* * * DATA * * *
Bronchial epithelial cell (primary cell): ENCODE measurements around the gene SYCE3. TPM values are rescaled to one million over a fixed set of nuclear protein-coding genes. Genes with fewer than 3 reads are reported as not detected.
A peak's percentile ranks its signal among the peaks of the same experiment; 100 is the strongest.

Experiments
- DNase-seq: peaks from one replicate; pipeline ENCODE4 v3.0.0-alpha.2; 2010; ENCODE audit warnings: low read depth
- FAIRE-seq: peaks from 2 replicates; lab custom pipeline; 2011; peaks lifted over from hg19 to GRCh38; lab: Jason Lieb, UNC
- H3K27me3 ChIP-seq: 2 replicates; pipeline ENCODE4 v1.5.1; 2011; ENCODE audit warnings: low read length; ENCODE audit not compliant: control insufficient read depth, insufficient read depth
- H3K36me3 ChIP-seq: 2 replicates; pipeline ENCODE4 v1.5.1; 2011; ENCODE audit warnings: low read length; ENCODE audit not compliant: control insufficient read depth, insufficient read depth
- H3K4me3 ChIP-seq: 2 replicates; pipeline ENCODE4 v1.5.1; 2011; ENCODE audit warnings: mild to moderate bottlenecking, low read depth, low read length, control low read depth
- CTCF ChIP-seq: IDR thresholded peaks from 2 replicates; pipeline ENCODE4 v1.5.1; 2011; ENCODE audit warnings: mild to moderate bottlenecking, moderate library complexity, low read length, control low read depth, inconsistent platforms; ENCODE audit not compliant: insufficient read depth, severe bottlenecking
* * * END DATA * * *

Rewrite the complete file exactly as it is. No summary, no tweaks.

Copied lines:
Bronchial epithelial cell (primary cell): ENCODE measurements around the gene SYCE3. TPM values are rescaled to one million over a fixed set of nuclear protein-coding genes. Genes with fewer than 3 reads are reported as not detected.
A peak's percentile ranks its signal among the peaks of the same experiment; 100 is the strongest.

Experiments
- DNase-seq: peaks from one replicate; pipeline ENCODE4 v3.0.0-alpha.2; 2010; ENCODE audit warnings: low read depth
- FAIRE-seq: peaks from 2 replicates; lab custom pipeline; 2011; peaks lifted over from hg19 to GRCh38; lab: Jason Lieb, UNC
- H3K27me3 ChIP-seq: 2 replicates; pipeline ENCODE4 v1.5.1; 2011; ENCODE audit warnings: low read length; ENCODE audit not compliant: control insufficient read depth, insufficient read depth
- H3K36me3 ChIP-seq: 2 replicates; pipeline ENCODE4 v1.5.1; 2011; ENCODE audit warnings: low read length; ENCODE audit not compliant: control insufficient read depth, insufficient read depth
- H3K4me3 ChIP-seq: 2 replicates; pipeline ENCODE4 v1.5.1; 2011; ENCODE audit warnings: mild to moderate bottlenecking, low read depth, low read length, control low read depth
- CTCF ChIP-seq: IDR thresholded peaks from 2 replicates; pipeline ENCODE4 v1.5.1; 2011; ENCODE audit warnings: mild to moderate bottlenecking, moderate library complexity, low read length, control low read depth, inconsistent platforms; ENCODE audit not compliant: insufficient read depth, severe bottlenecking